At the beginning of chapter 10, Jem and Scout are shooting their air rifles outside, and Atticus tells the children that he would prefer if they shot at tin cans in the back yard. Atticus then tells Jem and Scout,
"Shoot all the bluejays you want, if you can hit ‘em, but remember it’s a sin to kill a mockingbird." (Lee, 93)
Scout is surprised by Atticus's comment about shooting at mockingbirds and says it was the first time she heard him consider anything a sin. Miss Maudie elaborates on Atticus's statement by saying,
"Your father’s right...Mockingbirds don’t do one thing but make music for us to enjoy. They don’t eat up people’s gardens, don’t nest in corncribs, they don’t do one thing but sing their hearts out for us. That’s why it’s a sin to kill a mockingbird." (Lee, 93)
According to Atticus and Miss Maudie, it is considered a sin to kill a mockingbird because they are friendly, benevolent birds and cause nobody harm.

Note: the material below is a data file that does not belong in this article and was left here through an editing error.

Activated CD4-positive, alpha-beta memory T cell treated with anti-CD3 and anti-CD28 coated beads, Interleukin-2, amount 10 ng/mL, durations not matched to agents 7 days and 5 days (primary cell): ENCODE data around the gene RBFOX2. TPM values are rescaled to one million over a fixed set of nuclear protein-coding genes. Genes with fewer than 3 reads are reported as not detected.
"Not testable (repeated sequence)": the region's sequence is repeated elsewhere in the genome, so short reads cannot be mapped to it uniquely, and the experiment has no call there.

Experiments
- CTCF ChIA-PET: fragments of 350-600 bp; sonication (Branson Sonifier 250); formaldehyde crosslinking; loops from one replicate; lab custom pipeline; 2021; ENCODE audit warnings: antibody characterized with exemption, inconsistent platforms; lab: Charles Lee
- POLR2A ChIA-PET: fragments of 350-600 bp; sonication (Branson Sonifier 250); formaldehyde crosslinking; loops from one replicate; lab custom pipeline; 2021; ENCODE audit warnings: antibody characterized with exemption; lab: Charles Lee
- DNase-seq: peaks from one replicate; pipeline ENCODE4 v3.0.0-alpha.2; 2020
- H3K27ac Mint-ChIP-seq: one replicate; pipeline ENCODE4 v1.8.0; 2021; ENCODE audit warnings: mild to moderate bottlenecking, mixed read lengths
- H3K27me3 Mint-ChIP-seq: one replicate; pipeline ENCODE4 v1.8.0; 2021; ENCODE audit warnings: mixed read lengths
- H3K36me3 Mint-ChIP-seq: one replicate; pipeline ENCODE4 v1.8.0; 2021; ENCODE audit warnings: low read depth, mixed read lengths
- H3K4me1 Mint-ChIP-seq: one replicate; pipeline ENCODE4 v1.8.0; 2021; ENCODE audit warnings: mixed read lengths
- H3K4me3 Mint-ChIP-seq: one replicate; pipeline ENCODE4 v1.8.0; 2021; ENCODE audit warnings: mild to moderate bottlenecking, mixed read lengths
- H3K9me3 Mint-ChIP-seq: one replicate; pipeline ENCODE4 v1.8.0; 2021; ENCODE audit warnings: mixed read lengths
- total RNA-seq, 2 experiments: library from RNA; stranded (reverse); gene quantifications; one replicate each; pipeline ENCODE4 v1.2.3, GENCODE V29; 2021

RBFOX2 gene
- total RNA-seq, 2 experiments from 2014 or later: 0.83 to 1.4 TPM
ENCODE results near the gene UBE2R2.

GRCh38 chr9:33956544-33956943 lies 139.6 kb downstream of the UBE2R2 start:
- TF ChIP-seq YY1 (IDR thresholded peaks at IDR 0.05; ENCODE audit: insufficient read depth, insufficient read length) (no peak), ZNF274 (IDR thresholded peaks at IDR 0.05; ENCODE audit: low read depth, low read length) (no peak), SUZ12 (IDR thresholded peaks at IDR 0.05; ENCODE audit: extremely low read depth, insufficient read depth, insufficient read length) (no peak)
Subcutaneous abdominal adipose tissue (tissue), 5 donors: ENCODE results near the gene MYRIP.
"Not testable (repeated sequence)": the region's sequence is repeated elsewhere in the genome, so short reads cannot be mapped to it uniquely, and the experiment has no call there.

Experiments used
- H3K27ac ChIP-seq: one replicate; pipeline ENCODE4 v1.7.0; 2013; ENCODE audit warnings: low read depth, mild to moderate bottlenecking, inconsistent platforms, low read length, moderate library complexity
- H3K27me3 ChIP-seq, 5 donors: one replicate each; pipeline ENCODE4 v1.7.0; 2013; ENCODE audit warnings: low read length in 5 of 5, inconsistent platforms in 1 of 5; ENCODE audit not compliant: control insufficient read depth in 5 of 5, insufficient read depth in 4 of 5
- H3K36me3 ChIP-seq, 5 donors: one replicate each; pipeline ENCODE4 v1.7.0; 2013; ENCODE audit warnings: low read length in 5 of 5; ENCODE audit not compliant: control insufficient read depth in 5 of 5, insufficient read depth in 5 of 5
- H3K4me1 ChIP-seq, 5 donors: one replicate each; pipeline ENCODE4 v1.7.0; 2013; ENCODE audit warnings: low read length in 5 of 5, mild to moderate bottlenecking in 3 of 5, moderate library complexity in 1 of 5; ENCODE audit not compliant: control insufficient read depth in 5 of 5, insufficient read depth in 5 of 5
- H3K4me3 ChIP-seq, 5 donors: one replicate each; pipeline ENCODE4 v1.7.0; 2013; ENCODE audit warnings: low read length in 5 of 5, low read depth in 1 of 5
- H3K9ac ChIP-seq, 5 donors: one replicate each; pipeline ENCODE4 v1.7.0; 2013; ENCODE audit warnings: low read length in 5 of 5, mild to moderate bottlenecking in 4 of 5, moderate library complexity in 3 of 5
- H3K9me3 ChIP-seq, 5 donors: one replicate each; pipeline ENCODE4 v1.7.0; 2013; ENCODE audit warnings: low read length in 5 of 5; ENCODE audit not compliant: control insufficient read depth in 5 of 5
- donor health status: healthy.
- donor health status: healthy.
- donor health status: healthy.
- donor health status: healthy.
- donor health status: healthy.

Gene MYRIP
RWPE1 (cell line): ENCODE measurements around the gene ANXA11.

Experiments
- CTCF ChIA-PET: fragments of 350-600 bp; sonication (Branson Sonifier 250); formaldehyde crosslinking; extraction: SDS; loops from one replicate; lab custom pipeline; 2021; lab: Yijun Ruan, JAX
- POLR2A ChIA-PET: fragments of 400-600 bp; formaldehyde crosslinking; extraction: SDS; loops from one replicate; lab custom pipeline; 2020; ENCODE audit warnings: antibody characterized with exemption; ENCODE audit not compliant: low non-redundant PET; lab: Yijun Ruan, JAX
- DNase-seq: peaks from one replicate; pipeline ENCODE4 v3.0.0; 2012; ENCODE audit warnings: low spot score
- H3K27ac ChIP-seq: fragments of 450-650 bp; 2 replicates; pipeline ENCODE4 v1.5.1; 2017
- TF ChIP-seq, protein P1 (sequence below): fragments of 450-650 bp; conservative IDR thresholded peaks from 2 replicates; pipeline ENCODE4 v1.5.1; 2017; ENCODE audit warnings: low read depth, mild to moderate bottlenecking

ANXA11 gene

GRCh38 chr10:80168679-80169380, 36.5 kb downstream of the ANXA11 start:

Throughout the novel, mockingbirds symbolize any innocent, compassionate being who is vulnerable and cannot defend themselves against others. Tom Robinson and Arthur "Boo" Radley are two prime examples of symbolic mockingbirds in the story. Both Tom and Boo are innocent, generous individuals who are defenseless against their community's prejudice. Tom Robinson relies on Atticus's help to defend him against a racist jury and Boo Radley relies on Sheriff Tate to protect him from the community's limelight. Essentially, Atticus's comment about it being a sin to kill a mockingbird is a metaphorical lesson on the importance of protecting innocent, vulnerable beings. By the end of the story, Scout metaphorically applies her father's lesson regarding Boo Radley's unique situation by telling him,
"Well, it’d be sort of like shootin‘ a mockingbird, wouldn’t it." (Lee, 280)